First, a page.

The NICE SmartCenter unified suite of workforce optimization products and business solutions maximizes the value businesses generate from their communications with customers by helping companies manage interactions across all communication channels and in real time. KANA offers service managers the ability to design and orchestrate service experiences and listen to feedback to continuously improve service in a model-driven environment without any need for coding or changes to source code.

  • Leading systems integrators staff up BPM practices. Cognizant Consulting has long had an integrated customer solutions practice comprising strategy and technology implementation capabilities for marketing, sales, customer service, master data management, and BPM — with a focus on helping clients deliver a differentiated customer experience. Cognizant maintains the largest group of professionals to implement Pegasystems solutions in the consulting industry. Accenture also maintains a global BPM life-cycle practice and has published extensively on BPM best practices.

HCL’s customer solutions group (C2SG) practice has a strong focus on customer experience design and uses the Pegasystems framework to develop solutions for clients seeking to create differentiated customer interactions. Customer Effective, a Microsoft Dynamics CRM partner, uses Microsoft CRM platform in combination with core Microsoft tools like SQL Server, Windows Workflow Foundation to address clients’ process management and data integration needs.

Comments

Have a look at AgileXRM by AgilePoint

Hi William, I recommend you also have a look at AgileXRM by AgilePoint. It uses Dynamics CRM at its core and adds the BPM capability of AgilePoint BPMS in an unprecedented way. The differentiating factors with AgileXRM are its fast no-code implementation time and end-user empowerment to handle unforeseen situation without IT involvement. Just contact agilexrm [at] agilepoint.com and I'll be delighted to show how AgileXRM changes the game for clients like "the largest bank in the Eurozone" or the Nuclear Authority of a European member country. Regards, Massoud Dehkordi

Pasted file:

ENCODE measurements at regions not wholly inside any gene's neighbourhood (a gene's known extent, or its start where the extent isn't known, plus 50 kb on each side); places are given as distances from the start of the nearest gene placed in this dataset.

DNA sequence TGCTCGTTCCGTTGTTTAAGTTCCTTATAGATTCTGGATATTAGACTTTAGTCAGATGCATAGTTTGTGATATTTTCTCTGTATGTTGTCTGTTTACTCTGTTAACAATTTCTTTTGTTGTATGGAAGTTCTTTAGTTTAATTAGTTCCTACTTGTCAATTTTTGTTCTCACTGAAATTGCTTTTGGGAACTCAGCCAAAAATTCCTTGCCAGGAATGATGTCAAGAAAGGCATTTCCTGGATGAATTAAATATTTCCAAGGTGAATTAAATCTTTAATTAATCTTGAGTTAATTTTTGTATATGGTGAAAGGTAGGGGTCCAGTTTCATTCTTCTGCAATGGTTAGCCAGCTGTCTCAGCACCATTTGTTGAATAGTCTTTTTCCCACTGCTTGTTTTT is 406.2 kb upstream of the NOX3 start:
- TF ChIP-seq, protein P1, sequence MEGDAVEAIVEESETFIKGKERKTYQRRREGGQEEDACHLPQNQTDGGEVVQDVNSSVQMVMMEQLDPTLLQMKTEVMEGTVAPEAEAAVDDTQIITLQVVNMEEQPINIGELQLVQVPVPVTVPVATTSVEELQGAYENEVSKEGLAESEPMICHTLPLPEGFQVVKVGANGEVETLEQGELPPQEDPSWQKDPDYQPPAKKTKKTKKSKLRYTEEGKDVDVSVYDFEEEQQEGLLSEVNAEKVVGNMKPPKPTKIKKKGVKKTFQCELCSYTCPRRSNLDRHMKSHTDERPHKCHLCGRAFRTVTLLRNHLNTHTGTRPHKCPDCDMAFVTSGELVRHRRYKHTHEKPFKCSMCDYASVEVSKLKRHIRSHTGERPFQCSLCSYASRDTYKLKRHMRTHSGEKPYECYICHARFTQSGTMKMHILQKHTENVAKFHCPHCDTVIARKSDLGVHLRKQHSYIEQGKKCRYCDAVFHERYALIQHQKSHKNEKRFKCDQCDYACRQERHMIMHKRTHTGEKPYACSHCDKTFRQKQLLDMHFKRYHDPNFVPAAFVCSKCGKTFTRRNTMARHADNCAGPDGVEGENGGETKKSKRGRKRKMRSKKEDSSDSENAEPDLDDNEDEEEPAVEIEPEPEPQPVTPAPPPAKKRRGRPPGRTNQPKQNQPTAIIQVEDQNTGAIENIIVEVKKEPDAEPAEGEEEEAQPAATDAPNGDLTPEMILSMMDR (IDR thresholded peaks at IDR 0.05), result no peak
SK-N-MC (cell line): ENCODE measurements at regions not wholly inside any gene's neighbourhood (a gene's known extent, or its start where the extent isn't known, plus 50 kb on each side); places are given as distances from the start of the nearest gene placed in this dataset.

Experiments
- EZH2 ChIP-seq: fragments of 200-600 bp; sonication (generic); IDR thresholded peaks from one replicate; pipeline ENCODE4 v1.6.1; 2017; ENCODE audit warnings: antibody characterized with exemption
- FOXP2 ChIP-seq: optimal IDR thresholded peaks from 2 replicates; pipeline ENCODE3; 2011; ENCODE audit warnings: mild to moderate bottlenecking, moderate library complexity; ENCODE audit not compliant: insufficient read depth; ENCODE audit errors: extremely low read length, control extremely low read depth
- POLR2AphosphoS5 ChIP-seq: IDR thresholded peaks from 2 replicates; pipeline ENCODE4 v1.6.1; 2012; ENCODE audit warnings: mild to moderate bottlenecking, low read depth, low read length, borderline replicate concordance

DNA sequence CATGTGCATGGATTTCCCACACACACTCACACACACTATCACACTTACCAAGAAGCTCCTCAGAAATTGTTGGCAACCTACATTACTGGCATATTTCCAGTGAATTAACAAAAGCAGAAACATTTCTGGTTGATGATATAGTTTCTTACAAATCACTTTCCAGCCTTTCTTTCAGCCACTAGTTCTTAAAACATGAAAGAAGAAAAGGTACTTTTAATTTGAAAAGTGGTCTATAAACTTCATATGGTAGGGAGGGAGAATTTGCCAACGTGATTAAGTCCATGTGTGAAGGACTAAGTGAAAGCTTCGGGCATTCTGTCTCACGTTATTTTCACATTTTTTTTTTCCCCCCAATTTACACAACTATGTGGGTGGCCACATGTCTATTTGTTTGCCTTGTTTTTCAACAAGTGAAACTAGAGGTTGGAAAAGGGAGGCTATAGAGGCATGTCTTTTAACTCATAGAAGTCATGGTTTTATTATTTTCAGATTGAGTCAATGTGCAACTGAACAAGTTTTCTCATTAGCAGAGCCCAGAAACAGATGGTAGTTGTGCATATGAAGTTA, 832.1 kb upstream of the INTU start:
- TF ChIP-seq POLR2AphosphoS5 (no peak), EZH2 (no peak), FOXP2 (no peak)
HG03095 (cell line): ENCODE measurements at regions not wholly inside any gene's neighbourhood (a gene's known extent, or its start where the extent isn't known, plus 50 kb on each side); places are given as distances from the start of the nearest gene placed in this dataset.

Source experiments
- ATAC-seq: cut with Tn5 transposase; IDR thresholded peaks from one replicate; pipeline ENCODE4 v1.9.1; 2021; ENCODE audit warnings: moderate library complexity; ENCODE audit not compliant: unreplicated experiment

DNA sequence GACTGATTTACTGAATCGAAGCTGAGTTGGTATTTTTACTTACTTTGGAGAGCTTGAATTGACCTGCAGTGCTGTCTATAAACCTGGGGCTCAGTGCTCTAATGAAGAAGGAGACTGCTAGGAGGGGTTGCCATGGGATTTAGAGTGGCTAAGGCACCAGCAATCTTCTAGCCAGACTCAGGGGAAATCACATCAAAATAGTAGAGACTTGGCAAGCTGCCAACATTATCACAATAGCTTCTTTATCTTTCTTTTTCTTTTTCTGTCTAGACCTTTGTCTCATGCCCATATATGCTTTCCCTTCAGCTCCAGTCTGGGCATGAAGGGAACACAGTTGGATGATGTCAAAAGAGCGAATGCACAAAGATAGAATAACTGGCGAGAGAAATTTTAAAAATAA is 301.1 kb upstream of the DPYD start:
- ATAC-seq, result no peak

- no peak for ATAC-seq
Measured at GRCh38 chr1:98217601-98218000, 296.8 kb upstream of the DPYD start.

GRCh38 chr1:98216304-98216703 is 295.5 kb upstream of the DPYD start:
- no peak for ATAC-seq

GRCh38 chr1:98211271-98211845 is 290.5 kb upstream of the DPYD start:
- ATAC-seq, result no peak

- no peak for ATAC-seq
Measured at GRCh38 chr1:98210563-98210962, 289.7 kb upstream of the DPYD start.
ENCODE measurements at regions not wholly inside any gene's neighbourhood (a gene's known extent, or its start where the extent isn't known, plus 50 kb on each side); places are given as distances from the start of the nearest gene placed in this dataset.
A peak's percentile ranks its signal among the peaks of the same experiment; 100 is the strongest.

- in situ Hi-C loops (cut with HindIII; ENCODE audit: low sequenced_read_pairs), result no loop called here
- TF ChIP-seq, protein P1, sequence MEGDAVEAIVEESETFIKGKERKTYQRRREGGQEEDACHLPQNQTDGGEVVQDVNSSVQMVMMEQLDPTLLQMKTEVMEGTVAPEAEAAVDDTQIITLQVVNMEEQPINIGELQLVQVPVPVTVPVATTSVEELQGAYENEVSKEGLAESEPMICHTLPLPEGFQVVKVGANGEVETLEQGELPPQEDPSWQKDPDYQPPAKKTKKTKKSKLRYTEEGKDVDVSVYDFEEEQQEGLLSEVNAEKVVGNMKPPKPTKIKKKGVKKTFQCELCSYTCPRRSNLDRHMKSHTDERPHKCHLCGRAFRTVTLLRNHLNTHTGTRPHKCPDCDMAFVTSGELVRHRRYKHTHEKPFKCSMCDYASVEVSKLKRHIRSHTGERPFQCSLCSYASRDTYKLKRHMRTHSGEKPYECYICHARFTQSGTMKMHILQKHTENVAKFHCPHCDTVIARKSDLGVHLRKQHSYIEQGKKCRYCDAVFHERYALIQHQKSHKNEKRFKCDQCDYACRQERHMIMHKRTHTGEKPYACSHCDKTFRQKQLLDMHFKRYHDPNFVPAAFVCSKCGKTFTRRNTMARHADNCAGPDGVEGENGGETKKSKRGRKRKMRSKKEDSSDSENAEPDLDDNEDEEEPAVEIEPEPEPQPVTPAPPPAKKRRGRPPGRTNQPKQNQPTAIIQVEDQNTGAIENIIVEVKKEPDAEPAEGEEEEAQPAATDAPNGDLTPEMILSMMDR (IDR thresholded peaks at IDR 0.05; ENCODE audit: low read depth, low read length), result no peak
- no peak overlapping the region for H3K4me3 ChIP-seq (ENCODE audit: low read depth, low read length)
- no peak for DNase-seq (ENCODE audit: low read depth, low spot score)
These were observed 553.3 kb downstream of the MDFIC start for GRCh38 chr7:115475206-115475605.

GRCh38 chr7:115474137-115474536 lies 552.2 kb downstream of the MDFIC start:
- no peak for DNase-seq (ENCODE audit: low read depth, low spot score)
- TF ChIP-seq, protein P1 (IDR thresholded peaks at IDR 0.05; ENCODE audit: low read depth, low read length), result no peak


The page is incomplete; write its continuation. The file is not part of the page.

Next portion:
zPYSQMKGRMucr

Dear Curtguy,Thanks for the compliment and ntahks again for bringing this point up- I guess it needed clarification. My intent was not recommending any deceitful behavior. I have seen people hiring staff for one day for a big meeting, renting computers and furnitures to impress a customer with what they have or faking customers' lists and employee counts. Such behaviors are dishonest and should be condemned. In addition, there is nothing bed about working with small businesses. I do it every time I have a choice. If you read my recommendations carefully, they are all around two things: getting more organized (which helps anyways) and create better perception of the small business- this is exactly what the large corporates do with large budgets, 10,000$ consultants and double spreads in the WSJ. SMBs don't have the budget and are not always that sophisticated, so at least they should appear to be decent businesses, in order to get the customer to try them out. Then, they can differentiate on superior service. Hope I clarified things a bit